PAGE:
note: Since today is National Heroes Day, allow me for the sake of posterity, to post a speech I had written and delivered in 1998 at the American Chamber of Commerce Philippine Centennial Oratorical Contest. I was a high school senior back then. I was glad to find this during my spring cleaning recently. I was blessed to have been one of the eight finalists for Metro Manila and Cebu. I just find it interesting to read my reflections from a decade back. Boy, my writing has gone a long way since then. Haha, I don’t think I’m as verbose, and I’ve put the use of Ciceronian triplets to a minimum! All things considered, I’d look back to this piece as a foundation for founding with friends, the UP Communicators for Governance, which was founded in 2002.
The entire Filipino nation celebrated 100 years of freedom on June 12th this year. We commemorated 36,525 days of independence, giving immense, solemn honor to the men and women — to Filipinos — who have shared their talents and sacrificed their very lives of for the sake of freedom, the gains of which we enjoy and value to this very moment. In this year of the Philippine Centennial, we celebrate a century of brotherhood. We celebrate a century of heroism. We celebrate a century of being Filipino.
The past century of independence, as well as the seemingly countless number of years of heroic struggle to attain it, have both been very meaningful to our nation. Both history and time have molded us into the Filipinos we are. Today, it is our turn to take the potter’s hands, and mold ourselves into the nation we want to be in the future. We shape the Filipinos of the next one hundred years. The future of our nation rests in our hands. This, my fellow countrymen, is the challenge we now face.
The destiny of the nation will be determined by Filipinos, especially by the youth. We, the Filipino youth, comprise only half the country’s population, but comprise one hundred percent of the future. We are the future professionals — future businessmen, future breadwinners, future laborers, future leaders. We have a countless number of roles and responsibilities to live.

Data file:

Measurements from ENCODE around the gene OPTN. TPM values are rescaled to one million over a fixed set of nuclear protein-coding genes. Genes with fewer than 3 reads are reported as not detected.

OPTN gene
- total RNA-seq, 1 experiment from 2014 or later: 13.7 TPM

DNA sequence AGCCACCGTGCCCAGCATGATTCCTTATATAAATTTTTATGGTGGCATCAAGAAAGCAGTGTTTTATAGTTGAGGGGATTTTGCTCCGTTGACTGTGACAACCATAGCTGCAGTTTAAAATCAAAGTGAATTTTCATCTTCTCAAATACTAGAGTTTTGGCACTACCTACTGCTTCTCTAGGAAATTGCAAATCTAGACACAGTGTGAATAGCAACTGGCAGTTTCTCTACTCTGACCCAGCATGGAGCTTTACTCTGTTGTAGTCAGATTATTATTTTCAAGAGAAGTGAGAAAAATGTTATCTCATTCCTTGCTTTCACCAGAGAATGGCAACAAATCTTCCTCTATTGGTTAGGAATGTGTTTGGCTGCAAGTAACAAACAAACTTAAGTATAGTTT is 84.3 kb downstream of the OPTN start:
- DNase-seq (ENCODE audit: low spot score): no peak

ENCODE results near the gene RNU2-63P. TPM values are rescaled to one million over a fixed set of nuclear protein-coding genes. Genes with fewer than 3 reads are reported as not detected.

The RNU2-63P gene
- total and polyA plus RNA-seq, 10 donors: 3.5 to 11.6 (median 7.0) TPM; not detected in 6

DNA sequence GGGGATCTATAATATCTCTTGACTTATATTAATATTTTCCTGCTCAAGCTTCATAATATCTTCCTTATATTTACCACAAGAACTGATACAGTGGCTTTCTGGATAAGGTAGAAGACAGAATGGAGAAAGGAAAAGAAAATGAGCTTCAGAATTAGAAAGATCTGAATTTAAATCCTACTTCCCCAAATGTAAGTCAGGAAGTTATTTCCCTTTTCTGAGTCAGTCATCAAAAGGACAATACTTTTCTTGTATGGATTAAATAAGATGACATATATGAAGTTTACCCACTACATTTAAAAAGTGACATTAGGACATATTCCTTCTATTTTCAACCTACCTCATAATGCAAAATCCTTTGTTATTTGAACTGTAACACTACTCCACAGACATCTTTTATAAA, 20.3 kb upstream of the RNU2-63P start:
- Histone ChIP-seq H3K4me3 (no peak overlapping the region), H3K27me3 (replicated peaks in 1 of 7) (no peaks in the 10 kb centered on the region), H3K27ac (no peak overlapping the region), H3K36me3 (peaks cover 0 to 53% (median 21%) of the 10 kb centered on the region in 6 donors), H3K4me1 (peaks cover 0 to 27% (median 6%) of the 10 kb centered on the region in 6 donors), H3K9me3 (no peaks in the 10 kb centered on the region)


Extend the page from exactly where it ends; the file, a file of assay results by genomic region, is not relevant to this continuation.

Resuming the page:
But let us take some time to reflect on what we have become. The Filipino youth is entangled with corruption, with vices, with drug abuse. Many of us, not all, are trapped in an abysmal trench of confusion, deception, and of false despair. Many have lost their love for their families, with their hearts cluttered with sorrow, anger, and apathy. Many of us have, and are starting to lose that patriotism, that nationalis, which has invincibly bonded us as a nation for the past one hundred years.
So I ask each and every one of you today, is this the nation we want? If this is the predicament, what will be of our nation in the future? Is there hope?
I am a hundred and one percent confident that what we have today is undesired. The future of our country seems uncertain as of the moment, but there is great hope. As long as there is blood running through our veins, there is hope. And as we celebrate the centennial year of Philippine independence, we have been given that once-in-a-lifetime chance to revive the perishing brotherhood of Filipinos. We, the Filipino youth, play a crucial role in this celebration. Together as one powerful contingent, in one solid and unassailable force, we will all illuminate the way for our lost brothers and sisters, bringing all of them home to their sense of bayanihan.